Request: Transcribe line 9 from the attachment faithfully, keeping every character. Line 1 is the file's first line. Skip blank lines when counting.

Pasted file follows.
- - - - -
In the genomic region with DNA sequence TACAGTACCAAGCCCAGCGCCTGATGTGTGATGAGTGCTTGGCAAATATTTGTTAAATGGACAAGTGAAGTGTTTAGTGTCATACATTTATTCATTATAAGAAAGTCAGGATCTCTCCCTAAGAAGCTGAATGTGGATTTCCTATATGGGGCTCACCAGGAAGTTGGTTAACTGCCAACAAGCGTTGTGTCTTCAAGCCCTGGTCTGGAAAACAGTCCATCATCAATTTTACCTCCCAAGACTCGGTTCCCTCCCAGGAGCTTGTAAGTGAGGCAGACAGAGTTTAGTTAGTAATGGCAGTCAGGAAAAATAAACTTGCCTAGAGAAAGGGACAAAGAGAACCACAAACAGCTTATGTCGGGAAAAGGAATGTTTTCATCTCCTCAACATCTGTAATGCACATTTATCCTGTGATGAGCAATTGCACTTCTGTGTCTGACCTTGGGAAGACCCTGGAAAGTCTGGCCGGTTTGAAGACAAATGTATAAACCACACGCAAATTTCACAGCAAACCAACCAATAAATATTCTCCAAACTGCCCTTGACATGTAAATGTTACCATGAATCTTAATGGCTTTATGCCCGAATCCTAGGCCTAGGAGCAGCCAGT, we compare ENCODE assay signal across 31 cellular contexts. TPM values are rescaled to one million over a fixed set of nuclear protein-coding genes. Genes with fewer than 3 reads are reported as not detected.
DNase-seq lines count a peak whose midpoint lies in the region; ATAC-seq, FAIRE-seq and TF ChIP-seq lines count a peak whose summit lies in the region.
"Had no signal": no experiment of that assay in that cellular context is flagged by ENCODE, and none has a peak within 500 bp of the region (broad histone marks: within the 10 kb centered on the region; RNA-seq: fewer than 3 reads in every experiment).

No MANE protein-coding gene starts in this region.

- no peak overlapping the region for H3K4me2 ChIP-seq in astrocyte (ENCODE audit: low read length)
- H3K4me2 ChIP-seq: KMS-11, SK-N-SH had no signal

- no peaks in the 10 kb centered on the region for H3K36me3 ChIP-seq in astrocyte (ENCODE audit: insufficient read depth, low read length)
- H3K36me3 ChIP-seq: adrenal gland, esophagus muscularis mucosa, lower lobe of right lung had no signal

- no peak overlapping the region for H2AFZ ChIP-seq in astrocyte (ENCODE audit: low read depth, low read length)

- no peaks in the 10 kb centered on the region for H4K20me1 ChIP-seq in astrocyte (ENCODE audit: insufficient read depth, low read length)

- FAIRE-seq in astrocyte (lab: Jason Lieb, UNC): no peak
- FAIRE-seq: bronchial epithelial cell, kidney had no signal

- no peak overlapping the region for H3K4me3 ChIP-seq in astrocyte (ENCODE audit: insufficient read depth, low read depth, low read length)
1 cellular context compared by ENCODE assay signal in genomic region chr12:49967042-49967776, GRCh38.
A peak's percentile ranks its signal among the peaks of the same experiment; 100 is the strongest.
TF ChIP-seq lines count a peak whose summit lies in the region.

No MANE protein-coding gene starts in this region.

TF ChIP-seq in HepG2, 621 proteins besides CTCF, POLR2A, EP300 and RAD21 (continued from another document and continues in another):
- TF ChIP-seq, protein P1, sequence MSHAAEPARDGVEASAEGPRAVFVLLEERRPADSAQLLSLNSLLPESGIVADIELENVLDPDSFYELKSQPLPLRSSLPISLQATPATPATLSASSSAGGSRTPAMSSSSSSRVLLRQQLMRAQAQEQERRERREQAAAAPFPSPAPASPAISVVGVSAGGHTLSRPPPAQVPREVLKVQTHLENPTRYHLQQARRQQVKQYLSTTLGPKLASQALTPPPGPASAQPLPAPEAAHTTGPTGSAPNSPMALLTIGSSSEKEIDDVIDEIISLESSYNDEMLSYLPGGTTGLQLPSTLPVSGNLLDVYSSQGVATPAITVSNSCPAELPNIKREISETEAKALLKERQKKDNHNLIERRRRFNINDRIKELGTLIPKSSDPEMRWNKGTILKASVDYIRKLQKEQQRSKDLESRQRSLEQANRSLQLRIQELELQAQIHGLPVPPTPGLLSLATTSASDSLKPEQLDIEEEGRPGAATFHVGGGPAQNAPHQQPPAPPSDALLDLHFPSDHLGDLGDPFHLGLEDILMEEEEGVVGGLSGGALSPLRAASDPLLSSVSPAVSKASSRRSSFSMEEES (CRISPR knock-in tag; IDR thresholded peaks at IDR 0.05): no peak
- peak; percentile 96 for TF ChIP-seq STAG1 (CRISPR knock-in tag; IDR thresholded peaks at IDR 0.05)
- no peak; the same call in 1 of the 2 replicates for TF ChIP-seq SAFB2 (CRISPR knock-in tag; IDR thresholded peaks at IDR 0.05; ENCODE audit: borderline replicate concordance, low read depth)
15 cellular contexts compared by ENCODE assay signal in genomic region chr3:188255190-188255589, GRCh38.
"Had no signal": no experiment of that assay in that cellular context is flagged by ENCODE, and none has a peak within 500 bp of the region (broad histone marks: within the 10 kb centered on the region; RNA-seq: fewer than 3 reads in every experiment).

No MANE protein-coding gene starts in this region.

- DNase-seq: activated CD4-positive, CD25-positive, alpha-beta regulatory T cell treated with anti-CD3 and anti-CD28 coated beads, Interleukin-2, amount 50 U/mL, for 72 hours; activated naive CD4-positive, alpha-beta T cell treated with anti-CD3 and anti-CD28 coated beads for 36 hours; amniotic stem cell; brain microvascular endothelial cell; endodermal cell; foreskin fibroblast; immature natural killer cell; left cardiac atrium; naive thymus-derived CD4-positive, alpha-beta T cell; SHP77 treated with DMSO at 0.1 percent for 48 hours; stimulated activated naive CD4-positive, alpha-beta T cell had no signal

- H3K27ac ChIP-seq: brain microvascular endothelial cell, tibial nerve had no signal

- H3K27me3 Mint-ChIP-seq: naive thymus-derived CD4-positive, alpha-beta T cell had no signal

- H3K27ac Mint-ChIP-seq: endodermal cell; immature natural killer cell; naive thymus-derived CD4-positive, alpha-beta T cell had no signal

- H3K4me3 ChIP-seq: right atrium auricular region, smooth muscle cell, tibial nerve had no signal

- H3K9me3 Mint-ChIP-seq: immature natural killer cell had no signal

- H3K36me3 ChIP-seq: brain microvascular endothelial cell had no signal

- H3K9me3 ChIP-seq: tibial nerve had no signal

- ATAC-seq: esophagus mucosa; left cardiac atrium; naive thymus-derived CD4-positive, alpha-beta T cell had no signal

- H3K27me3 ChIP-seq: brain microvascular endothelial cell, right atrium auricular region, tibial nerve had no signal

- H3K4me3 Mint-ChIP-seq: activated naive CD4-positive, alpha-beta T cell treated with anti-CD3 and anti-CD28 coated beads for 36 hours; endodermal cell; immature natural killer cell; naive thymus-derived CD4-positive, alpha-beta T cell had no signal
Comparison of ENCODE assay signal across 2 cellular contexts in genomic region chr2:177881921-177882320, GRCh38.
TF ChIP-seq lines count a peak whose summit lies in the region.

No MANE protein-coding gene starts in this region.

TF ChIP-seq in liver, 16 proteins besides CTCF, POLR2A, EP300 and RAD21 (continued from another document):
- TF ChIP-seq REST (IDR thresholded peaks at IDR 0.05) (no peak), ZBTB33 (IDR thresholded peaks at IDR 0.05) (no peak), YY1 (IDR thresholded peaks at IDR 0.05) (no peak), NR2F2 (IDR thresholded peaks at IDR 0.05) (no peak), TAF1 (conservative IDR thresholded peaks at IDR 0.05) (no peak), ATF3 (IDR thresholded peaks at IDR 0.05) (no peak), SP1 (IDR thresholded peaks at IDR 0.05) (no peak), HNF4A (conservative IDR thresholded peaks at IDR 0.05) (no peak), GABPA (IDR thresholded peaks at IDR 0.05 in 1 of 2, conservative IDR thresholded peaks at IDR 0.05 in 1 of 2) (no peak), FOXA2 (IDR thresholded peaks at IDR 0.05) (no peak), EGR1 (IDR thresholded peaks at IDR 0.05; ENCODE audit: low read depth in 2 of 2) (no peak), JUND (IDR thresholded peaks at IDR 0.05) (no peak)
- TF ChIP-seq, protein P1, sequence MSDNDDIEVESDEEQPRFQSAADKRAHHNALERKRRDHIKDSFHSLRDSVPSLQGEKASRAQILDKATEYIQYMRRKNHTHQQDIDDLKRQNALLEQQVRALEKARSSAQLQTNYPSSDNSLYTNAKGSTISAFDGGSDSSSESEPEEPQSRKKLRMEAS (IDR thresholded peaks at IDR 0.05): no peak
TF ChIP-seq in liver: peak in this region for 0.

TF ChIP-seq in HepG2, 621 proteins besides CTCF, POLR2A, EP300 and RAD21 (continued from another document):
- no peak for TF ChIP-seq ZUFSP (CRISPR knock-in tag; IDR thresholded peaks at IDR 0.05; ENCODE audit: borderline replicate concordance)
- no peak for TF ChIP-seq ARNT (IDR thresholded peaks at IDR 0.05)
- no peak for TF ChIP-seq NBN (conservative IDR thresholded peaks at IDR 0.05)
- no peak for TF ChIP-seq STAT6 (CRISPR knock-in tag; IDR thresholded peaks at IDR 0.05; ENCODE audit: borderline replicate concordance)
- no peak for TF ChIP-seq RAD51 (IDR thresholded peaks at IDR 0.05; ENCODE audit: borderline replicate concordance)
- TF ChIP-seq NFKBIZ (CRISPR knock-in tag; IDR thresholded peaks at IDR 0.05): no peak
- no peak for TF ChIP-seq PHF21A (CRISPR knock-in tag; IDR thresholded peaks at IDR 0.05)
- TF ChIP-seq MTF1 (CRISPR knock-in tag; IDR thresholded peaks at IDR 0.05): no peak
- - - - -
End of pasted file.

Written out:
- no peak overlapping the region for H2AFZ ChIP-seq in astrocyte (ENCODE audit: low read depth, low read length)